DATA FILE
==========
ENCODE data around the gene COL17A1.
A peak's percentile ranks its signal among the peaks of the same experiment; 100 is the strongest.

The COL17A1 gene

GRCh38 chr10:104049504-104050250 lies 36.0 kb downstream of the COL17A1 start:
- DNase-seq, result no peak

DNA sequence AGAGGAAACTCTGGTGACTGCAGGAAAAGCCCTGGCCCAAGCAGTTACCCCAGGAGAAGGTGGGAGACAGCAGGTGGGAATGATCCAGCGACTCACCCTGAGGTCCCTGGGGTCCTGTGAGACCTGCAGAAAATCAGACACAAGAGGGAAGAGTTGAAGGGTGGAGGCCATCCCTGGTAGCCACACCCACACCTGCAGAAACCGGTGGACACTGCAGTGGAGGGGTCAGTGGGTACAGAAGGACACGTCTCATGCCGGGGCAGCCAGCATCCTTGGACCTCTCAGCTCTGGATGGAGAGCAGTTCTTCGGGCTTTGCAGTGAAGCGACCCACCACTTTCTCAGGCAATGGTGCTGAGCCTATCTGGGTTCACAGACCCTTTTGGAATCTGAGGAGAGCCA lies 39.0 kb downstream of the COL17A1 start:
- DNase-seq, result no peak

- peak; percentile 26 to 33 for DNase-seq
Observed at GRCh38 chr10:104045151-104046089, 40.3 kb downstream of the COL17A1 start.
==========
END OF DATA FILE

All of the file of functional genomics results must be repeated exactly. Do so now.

ENCODE data around the gene COL17A1.
A peak's percentile ranks its signal among the peaks of the same experiment; 100 is the strongest.

The COL17A1 gene

GRCh38 chr10:104049504-104050250 lies 36.0 kb downstream of the COL17A1 start:
- DNase-seq, result no peak

DNA sequence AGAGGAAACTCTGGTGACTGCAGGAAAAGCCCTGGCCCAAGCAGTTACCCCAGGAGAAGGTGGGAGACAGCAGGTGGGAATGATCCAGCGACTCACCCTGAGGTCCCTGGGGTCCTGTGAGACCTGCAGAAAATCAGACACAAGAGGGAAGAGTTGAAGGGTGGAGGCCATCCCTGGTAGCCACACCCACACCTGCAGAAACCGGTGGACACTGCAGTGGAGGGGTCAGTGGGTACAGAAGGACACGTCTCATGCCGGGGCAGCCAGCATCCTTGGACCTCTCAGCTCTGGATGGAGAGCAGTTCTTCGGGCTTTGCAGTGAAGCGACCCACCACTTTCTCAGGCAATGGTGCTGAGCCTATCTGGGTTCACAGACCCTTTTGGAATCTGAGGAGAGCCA lies 39.0 kb downstream of the COL17A1 start:
- DNase-seq, result no peak

- peak; percentile 26 to 33 for DNase-seq
Observed at GRCh38 chr10:104045151-104046089, 40.3 kb downstream of the COL17A1 start.